11 March 2011

"Where did my box go?"

I was in a discussion recently with some friends. Someone started talking about thinking and acting outside the box. In the midst of the conversation, I clearly heard God say, "There is no box." (And yes, I immediately saw a boy with no hair holding a spoon doing impossible things.)

"Awesome!", I thought. And who wouldn't? No boxes, no holes to fit into. It's a freeing thought. But the reality is, we've spent our lives so boxed in that we don't understand what "there is no box" means, in the same way that someone freed from years in prison has no idea what freedom really means.

Once upon a time, when this world was new born, there were no boxes. Then, for reasons we don't fully get, God put a box around one, small tree. "Don't go there," he said to Adam and Eve. "Stay out of the box."

And for a while they did. There was practically no box for Adam and Eve. They had infinity minus one to play with. They could go anywhere, do anything, so long as they avoided that one, tiny place. But, just as when someone says, "don't think of the word 'elephant'" you keep thinking the word 'elephant', Satan got them focused on the box. So long as they didn't think about it, there really was no box as far as they were concerned. But once they focused on the box, it dominated their world. And after they climbed into the box, they couldn't get out.[1] Everyone after them was born in a box. Most of us live our entire lives in our boxes.

But Jesus came to set us free. My box was gone but I didn't realize that. I wouldn't have put it this way, but subconsciously I was treating it more like an upgraded box, a bigger nicer box in many ways, and a more confining box in others, but still... just a box. Even as I realized that the constraints were mostly man-made, not God's, all I saw was a bigger, nicer box.

When I finally there was no box, I had no real way to grasp it. Walking out of a box into infinity is kind of overwhelming. Subconsciously, some part of me was dancing like a little kid, yelling, "there is no box!" while another part was adopting the patient, grown up attitude of understanding that while there wasn't what you might call a box, there must be something box-ish, a fence, a boundary, something out there.

Knowing how foolish I can be, God has been making it plain that when he says there is no box, what he really means is... there is no box. There were so many things I assumed or understood or decided or had been told I wasn't qualified to do, was unable to do, or wouldn't get the chance to do, or whatever. One by one, God has been handing me on a silver platter opportunities that destroy those concepts. I'm doing more, and having more fun doing it, with God than I thought possible, never mind likely. It's not just that there are no limits on the things he'd already called me or gifted me to do, but that through Him, I really can do anything.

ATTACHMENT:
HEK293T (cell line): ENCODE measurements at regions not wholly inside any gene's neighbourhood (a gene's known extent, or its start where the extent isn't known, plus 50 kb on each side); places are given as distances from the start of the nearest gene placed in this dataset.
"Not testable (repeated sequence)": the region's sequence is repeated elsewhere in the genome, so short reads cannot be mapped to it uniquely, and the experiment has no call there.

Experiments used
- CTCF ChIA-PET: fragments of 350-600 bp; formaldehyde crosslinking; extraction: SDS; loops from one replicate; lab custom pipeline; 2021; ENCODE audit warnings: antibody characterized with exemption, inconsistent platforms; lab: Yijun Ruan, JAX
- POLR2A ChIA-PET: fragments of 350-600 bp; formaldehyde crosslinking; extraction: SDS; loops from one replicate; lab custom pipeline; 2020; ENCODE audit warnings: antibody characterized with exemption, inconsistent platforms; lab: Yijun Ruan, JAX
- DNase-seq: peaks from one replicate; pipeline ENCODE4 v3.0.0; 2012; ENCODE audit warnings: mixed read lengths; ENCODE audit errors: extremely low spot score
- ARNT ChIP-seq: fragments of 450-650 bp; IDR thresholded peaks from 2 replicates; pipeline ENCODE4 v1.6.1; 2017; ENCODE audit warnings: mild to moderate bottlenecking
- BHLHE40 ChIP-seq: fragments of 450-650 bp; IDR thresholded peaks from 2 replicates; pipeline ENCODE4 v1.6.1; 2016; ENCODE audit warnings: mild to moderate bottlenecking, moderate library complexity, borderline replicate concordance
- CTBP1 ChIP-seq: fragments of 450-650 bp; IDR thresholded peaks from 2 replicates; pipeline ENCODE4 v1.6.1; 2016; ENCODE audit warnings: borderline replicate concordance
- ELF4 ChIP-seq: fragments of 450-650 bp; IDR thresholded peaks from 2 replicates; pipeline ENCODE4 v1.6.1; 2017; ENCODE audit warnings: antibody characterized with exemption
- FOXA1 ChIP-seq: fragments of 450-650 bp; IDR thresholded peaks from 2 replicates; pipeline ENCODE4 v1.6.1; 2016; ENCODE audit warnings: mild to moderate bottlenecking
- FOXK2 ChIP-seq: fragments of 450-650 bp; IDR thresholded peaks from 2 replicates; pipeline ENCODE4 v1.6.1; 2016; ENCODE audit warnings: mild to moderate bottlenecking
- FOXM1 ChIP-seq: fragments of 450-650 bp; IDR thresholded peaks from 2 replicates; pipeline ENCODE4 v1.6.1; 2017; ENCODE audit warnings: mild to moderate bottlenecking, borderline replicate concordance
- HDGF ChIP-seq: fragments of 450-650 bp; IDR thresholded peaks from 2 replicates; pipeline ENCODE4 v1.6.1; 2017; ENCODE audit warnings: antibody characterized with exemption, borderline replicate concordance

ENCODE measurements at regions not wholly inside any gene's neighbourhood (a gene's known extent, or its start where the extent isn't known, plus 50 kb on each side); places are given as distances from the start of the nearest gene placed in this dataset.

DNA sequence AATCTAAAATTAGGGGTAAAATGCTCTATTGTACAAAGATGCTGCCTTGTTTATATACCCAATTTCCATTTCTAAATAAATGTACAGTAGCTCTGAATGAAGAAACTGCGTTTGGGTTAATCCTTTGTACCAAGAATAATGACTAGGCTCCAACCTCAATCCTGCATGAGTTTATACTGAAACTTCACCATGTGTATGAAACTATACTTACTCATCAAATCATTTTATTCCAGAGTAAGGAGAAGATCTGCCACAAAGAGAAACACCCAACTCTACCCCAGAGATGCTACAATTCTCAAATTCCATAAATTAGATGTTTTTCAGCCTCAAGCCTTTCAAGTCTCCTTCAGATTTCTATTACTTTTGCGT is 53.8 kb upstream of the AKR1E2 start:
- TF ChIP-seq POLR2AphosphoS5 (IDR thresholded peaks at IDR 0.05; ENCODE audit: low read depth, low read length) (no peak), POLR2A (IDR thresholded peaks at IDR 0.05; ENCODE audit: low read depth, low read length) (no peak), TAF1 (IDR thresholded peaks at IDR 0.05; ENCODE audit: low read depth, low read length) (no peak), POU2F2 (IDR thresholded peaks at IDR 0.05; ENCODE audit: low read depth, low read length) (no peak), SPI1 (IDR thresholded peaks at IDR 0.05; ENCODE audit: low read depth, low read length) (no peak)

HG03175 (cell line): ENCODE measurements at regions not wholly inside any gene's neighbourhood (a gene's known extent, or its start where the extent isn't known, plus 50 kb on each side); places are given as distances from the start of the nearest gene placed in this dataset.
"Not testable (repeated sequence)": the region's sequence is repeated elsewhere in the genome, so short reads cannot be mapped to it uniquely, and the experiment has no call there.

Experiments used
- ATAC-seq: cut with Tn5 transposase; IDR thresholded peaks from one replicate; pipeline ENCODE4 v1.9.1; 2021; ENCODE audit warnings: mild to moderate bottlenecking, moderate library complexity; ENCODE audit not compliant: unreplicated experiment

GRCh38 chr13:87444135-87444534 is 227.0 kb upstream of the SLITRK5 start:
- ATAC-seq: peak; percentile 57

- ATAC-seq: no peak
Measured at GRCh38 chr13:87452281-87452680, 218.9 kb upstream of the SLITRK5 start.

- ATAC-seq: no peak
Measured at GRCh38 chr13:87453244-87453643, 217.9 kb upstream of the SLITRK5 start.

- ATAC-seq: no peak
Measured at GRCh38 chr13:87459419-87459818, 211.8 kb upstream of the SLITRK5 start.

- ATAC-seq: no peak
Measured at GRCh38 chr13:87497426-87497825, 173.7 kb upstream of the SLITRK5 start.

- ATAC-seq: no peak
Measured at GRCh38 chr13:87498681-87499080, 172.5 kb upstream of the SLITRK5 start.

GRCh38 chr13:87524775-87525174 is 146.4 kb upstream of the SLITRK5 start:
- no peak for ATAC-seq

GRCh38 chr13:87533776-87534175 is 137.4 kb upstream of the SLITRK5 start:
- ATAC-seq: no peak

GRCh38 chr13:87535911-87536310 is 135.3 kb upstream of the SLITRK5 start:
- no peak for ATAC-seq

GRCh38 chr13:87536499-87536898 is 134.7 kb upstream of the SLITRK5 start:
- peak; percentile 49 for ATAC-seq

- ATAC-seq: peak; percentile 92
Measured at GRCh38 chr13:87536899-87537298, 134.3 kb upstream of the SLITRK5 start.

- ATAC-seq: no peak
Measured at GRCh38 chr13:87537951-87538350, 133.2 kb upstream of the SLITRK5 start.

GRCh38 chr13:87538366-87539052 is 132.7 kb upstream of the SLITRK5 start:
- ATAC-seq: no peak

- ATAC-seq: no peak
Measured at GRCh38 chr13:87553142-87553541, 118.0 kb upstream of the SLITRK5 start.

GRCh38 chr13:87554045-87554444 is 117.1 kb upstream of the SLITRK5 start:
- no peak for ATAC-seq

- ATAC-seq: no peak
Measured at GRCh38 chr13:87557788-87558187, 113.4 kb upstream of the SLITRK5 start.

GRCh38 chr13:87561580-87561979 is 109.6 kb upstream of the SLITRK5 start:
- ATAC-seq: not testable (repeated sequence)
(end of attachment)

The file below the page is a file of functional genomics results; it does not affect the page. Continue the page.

Have you got that concept yet? Anything. Everything. "All things are possible through Christ who strengthens me." Not all things within reach. Not all things to a certain extent. Not all things except these 12,933. Or even 12. All things.

Does that mean I'll get to do everything I can dream up? I have no idea. But I'm now quite confident I can do everything God can think of. Since he's infinite, and infinitely cool, that means he can dream up more than I can (and that's a lot), and even cooler stuff.

It's not a question of whether I'm worthy. It's not a question of whether I'm capable. It's not a question of whether I'm qualified. It's not a question of whether I'm called, or gifted, or passionate, or have enough faith. It's a question of whether or not there's a box. And since he said there isn't, I don't need an answer, because I can no longer find the question. (I'm not looking for it, either.)

If you've accepted the gift of grace, you also accepted freedom from your box. There's a whole, big world out there waiting to be loved on. Get out there with God and love on it. Love people out of their boxes.

[1] Some time soon I'll discuss what I believe God intended to happen with that tree. I think we misunderstand that as well.


  1. Uri Geller was bald? j/k

    This is wonderful and thought-provoking. I will be reading it more than once.